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DARK HORSE

Director: DAGUR KARI

DENMARK-ICELAND • 2005 • SUBTITLED • BLACK AND WHITE • DOLBY DIGITAL STEREO • 105 MIN


THIS LATEST FILM FROM ICELANDIC FILM-MAKER DAGUR KARI—FOLLOWING HIS VERY SUCCESSFUL DEBUT WITH 2003’S NOI ALBINOI—REINFORCES THE DIRECTOR’S PROPENSITY FOR OFFBEAT HUMOUR, A LAIDBACK TONE, FUNNY DIALOGUE AND AN HONEST DESCRIPTION OF PEOPLE’S EMOTIONAL STATE OF MIND.
Bold, often hallucinatory black and white cinematography, carefully constructed otherworldly soundscapes and a cast of well drawn oddballs inhabiting an engaging slacker universe are some of many idiosyncratic charms of Dark Horse. Like Noi Albinoi, this innovative second feature focuses on a young man slightly at odds with the world around him. Daniel (Jakob Cedergren), a Copenhagen based graffiti artist, has relied on his indolent charms to see him through years of life outside the system. When he meets a girl and falls in love, he finds his anarchic attitude towards responsibility might not be what she’s really looking for.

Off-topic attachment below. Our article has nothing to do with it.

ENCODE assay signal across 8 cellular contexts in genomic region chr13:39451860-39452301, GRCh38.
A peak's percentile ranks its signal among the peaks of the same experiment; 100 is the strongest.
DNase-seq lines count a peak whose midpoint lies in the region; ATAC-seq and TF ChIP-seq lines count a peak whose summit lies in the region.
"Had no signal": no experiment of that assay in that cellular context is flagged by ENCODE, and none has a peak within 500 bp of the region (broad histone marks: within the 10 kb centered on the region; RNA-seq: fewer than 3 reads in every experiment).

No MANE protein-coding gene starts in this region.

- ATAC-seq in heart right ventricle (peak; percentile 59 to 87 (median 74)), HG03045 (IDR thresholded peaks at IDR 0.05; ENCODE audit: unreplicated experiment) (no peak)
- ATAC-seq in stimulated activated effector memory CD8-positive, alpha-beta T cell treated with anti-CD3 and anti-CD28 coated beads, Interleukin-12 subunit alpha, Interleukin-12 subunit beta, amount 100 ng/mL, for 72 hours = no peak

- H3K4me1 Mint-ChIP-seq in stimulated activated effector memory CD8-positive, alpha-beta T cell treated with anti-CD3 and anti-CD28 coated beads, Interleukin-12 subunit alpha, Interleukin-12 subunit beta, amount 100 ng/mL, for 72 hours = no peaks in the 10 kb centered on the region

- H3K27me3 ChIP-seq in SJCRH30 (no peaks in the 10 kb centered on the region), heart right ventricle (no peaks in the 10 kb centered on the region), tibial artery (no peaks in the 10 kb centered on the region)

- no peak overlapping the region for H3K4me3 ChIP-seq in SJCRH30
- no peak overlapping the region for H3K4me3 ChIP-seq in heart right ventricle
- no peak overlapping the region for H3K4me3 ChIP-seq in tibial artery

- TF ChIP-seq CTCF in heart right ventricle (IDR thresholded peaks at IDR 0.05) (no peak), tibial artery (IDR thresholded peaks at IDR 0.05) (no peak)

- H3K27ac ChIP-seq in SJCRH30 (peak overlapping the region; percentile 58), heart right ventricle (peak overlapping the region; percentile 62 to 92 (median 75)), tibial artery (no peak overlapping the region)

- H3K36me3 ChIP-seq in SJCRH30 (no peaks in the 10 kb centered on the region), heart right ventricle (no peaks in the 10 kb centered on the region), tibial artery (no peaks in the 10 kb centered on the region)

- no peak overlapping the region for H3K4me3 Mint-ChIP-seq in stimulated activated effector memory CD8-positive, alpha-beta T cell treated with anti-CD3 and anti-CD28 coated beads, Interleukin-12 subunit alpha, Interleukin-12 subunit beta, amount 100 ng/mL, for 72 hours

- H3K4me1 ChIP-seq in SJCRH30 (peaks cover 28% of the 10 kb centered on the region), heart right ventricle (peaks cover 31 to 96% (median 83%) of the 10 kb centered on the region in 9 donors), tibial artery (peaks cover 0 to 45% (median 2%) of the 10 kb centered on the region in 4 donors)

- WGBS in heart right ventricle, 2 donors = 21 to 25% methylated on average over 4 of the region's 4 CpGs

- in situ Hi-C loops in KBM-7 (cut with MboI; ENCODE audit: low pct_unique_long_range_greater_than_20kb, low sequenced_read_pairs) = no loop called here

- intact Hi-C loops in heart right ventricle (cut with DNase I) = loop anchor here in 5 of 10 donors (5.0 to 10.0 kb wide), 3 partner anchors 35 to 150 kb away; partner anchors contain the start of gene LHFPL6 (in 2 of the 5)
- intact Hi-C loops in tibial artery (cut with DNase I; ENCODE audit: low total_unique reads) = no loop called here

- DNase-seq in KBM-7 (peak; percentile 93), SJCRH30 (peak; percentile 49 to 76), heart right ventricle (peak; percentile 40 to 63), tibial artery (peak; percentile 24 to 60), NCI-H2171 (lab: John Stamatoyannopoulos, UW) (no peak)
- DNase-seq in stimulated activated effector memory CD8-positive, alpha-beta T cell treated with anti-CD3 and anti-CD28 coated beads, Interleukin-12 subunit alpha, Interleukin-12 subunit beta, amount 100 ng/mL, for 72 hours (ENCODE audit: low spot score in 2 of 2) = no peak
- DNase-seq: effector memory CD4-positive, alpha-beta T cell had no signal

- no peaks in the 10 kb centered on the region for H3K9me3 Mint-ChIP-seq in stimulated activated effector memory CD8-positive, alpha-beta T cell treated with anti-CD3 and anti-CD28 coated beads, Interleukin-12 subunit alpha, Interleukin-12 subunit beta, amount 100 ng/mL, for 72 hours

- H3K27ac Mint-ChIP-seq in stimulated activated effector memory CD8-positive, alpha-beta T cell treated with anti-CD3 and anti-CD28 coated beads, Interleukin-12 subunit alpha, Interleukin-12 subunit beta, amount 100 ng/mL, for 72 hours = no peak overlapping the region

Rarely seen without his headphones, and often lost in his own musical world (as in Noi Albinoi, Kari’s own band ‘slowblow’ contribute the soundtrack), Daniel embarks on a personal odyssey affecting and affected by those he encounters on the way. Kari intriguingly claims that his aim was to create a film which looked like Kieslowski directing an episode of Seinfeld. As a French-born Icelander, the director can certainly claim an outsider’s perspective, and as such is well placed to probe the downbeat comedy inherent in Daniel’s world. ‘The movie is about people who don’t fit into society,’ Kari explains. ‘Either they create an alternative reality of their own, or strive to find it.’—Sarah Lutton.

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